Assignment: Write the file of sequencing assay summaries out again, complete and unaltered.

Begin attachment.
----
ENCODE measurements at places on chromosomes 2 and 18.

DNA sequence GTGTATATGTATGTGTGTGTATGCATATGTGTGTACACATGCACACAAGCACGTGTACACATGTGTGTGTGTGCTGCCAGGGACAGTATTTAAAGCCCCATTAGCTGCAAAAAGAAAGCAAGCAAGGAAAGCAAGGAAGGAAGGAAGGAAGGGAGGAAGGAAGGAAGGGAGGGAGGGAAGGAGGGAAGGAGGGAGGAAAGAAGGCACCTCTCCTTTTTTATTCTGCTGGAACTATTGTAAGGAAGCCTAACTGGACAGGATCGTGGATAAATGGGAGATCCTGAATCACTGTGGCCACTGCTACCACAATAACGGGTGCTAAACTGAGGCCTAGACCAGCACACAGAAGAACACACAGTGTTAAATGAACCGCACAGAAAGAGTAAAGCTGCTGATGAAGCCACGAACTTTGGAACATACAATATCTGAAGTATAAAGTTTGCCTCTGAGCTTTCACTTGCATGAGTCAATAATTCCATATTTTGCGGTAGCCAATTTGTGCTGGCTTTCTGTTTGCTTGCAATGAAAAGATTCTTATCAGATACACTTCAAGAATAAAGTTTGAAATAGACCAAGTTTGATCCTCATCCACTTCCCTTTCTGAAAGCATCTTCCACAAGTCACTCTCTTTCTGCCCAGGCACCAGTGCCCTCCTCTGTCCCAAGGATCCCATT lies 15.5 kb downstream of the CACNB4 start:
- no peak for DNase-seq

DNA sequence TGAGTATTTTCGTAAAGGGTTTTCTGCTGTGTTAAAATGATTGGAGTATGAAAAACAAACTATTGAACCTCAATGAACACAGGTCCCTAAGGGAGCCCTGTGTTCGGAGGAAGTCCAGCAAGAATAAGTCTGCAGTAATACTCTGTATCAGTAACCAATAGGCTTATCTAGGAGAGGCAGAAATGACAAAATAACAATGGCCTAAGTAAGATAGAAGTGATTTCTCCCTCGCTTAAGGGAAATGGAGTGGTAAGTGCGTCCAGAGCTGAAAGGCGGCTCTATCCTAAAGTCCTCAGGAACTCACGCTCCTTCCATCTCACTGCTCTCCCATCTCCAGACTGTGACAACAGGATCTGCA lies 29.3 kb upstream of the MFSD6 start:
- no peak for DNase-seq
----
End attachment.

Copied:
ENCODE measurements at places on chromosomes 2 and 18.

DNA sequence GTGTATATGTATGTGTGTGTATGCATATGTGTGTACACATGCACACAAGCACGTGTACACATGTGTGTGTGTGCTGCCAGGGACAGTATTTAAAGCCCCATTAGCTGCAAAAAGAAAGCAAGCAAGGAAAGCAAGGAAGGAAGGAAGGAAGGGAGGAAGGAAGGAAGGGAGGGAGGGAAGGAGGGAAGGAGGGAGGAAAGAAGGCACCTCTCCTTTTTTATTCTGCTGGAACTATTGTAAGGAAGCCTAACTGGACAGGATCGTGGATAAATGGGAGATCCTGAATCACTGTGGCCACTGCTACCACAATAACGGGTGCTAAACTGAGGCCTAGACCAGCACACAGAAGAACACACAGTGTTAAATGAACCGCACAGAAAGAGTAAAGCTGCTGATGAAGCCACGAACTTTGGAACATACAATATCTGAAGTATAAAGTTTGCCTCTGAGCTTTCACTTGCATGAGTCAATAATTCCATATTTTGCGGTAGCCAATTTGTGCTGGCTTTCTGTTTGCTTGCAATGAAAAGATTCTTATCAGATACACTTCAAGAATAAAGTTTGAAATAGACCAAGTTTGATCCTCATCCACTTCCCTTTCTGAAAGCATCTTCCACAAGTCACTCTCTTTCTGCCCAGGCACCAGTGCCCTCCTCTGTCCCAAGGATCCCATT lies 15.5 kb downstream of the CACNB4 start:
- no peak for DNase-seq

DNA sequence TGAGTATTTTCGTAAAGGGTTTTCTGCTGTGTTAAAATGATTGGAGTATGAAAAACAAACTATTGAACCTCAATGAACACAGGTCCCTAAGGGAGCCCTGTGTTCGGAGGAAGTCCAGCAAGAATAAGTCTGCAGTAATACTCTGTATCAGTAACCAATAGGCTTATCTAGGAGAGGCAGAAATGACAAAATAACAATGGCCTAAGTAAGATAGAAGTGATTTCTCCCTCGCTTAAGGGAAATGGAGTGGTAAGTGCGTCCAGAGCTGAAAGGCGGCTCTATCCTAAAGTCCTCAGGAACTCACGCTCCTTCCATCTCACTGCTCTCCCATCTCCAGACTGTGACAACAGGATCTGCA lies 29.3 kb upstream of the MFSD6 start:
- no peak for DNase-seq